On this article, you’ll find out about how to choose the best red wine for cooking. It may seem as simple as picking a bottle off the shelf, but that’s not the case! Cooking with wine isn’t easy, so it’s vital that you find a good red wine for cooking. With the right wine, your meals will be AMAZING!
Even if you haven’t cooked with wine before, you may have already enjoyed or heard of many dishes that have been prepared with wine. Red wine is a crucial ingredient in many recipes, where it helps to marinate and tenderize meats to fall-apart perfection but also can serve as the base for a final glaze.
Here at zoomblog, we’ve carefully curated a top 10 list of the most fruity and flavourful wines you can buy online this year.
Top 10 best red wine for cooking in your kitchen
Here are ten wines that we think are really food friendly because of their combinations of acids, sugars and tannins.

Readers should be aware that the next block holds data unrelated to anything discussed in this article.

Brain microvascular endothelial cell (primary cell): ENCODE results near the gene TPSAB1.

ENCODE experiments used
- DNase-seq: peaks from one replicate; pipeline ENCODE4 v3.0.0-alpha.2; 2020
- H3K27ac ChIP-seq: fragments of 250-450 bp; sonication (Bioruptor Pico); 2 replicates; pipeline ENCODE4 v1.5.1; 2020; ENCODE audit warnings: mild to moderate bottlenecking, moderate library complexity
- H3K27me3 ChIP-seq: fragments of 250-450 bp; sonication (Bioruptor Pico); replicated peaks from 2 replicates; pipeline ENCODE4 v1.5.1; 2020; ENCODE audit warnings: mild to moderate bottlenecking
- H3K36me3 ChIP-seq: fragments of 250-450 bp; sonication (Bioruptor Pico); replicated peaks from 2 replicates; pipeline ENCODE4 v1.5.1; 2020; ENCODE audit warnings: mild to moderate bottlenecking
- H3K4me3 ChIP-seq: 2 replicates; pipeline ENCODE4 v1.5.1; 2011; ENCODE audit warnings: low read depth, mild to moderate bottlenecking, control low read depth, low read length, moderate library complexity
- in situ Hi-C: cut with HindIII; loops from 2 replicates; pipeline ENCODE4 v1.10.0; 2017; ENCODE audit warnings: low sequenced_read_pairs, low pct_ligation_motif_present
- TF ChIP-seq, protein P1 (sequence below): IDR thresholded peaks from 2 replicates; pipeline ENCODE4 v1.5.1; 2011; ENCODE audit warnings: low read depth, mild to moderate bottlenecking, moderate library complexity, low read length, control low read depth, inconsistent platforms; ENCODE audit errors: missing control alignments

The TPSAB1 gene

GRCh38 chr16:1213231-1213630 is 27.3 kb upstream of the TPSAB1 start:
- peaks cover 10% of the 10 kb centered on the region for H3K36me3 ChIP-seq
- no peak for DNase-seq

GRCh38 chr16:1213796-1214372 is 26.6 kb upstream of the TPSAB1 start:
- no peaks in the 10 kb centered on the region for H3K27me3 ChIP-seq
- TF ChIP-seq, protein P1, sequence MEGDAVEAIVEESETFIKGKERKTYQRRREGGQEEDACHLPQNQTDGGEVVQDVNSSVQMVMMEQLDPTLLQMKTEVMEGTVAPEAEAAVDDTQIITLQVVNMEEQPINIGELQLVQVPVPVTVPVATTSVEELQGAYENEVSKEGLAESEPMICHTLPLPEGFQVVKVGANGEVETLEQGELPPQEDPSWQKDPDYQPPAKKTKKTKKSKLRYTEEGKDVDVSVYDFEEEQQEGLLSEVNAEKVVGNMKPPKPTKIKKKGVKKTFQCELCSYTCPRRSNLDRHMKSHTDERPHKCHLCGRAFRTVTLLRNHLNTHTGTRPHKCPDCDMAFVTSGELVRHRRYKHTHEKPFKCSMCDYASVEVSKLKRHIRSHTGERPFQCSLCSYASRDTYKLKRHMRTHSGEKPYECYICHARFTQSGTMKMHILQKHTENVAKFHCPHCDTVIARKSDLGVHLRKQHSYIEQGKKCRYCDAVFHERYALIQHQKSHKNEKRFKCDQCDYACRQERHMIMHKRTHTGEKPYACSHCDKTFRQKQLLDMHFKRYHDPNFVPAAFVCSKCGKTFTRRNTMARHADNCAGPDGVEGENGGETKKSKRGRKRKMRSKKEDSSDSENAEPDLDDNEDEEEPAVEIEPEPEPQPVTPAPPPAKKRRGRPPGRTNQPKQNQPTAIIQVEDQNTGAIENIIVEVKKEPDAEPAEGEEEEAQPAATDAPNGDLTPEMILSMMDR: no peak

1. Isla Negra Seashore Cabernet Sauvignon
This Cabernet Sauvignon is made from grapes grown in sun-warmed Isla Negra, Chile, and has notes of red fruits with soft tannins, medium body and a juicy, chocolate-laced finish. The volume is just below your average bottle of wine at 12%.
In Isla Negra, the combination of a Mediterranean climate and permeable organic soils produce grapes bursting with sunshine flavour! The bottle is sealed with a cork so oxygen can gently permeate, helping to continue the ageing process.
Fruity with hints of cherry, oak and vanilla. Slightly sweet but soft tannins. Very versatile. Could eat with salmon or chicken, but just as delicious with a nice juicy sirloin.
2. Louis Jadot Beaujolais Villages Combe Aux Jacques
Beaujolais Nouveau gets a lot of play on our market. But the region of Beaujolais is not just young bubblegum fruit. This bottle is a good example of how the Gamay grape can go beyond punchy. It is a mouthful of juicy cherries and sandalwood, with crazy acidity and a slight earthy vibe. It’s the bottle you buy by the case for Thanksgiving.